No surface is too tough for superspade. Grass and soil it doesn’t even notice. This baby likes to flex its muscles by digging up tarmac. In fact it is so soft on your hands that labourers using it are often mistaken for office workers (until they ask for four sugars in their tea and give the game away).
Most people have a whinge about BT somewhere in their portfolio of anecdotes. Last week I found myself in the slightly unusual position of heaping praise on the company! Now I’m adding more positive comments!
BT Group has announced a series of innovations that on the face of it are largely aimed at reducing the cost of digging in fibre. These include:
- a new spade that can cut through tarmac eliminating the need for a separate “civils “team
- micro-trenching for faster deployment in environmentally sensitive areas
- a mini DSLAM to provide cost effective coverage for low density areas and multi-tenant dwelling units (ie blocks of flats)
- conductive concrete – a cost effective option for meeting electrical safety needs and which lowers civils costs
- a polymer based plinth that allows faster, lower cost all-weather deployment and which is environmentally friendly and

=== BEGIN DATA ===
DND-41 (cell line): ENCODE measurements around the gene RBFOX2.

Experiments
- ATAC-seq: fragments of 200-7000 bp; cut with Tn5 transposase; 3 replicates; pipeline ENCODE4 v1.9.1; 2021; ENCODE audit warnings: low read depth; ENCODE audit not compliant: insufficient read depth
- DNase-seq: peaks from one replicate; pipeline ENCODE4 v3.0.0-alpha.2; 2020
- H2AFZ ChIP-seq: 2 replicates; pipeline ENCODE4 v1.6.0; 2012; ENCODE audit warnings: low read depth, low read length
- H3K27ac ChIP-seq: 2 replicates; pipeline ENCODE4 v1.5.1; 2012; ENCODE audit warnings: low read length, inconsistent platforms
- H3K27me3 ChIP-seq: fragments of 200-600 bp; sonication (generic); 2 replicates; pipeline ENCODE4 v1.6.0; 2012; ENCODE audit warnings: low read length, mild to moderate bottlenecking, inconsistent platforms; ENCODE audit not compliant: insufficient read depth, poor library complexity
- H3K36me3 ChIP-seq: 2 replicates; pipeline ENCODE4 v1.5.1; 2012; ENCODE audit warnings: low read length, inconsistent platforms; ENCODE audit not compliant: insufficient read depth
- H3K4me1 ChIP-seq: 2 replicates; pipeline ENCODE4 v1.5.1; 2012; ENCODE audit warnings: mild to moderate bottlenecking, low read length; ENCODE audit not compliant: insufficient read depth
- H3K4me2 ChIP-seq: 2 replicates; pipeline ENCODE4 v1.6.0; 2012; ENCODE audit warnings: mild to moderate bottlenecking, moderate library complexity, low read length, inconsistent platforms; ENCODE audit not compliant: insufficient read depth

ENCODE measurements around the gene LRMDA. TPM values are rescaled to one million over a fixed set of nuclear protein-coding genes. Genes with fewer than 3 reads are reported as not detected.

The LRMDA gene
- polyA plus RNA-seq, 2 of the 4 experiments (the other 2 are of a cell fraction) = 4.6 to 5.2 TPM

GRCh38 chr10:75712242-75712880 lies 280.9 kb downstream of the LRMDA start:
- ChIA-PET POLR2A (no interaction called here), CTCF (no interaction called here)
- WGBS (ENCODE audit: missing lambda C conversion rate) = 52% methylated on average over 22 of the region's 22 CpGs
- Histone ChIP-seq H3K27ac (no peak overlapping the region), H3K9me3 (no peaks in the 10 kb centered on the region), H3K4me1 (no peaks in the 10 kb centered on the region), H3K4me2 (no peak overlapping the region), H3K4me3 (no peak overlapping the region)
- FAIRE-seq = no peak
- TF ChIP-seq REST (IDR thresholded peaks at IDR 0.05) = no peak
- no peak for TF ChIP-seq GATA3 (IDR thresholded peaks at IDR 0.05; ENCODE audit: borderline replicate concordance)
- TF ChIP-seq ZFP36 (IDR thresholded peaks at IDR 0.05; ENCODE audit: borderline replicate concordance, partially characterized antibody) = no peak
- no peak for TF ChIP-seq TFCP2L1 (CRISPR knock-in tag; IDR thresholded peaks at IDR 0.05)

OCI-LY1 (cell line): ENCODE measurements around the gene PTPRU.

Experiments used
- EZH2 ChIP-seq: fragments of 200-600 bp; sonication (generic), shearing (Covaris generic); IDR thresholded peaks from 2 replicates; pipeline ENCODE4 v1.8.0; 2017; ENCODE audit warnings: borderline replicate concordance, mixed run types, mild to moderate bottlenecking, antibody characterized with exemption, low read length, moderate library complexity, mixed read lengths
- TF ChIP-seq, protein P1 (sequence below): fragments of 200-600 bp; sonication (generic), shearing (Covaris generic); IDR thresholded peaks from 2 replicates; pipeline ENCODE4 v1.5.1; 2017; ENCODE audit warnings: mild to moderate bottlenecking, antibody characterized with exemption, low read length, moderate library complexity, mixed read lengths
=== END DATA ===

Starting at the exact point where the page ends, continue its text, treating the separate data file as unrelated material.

- a power supply infrastructure that removes the need for a meter installation visit and reduces deployment time by two weeks.
I can almost hear the deep intakes of breath and the look of amazement on your faces as you read this. I’m not sure whether your incredulity is down to not believing that BT could innovate in this space or whether you think that these developments are not particularly significant.
Well actually whilst each of these innovations may seem trivial what they collectively do is send out a signal that BT is trying to do something about the aspect of it’s business that is often criticised as being one of the barriers to cost effective fibre broadband rollout (FTTC & FTTP) and that is the cost of digging trenches.
When the Caio Report came out in 2009 it quoted a figure of £29Bn as the cost of rolling out fibre to every home in the UK. Of this something like £24Bn was supposedly the civil engineering cost.
Looking at it simplistically you can see that halving the cost of the civil engineering effort has a massive effect on the total cost of the network roll out with, presumably, a knock-on positive effect on the business case.
I have no idea how the announcements herein will affect the overall costs for BT. Only time will tell. For now at least the messaging is right.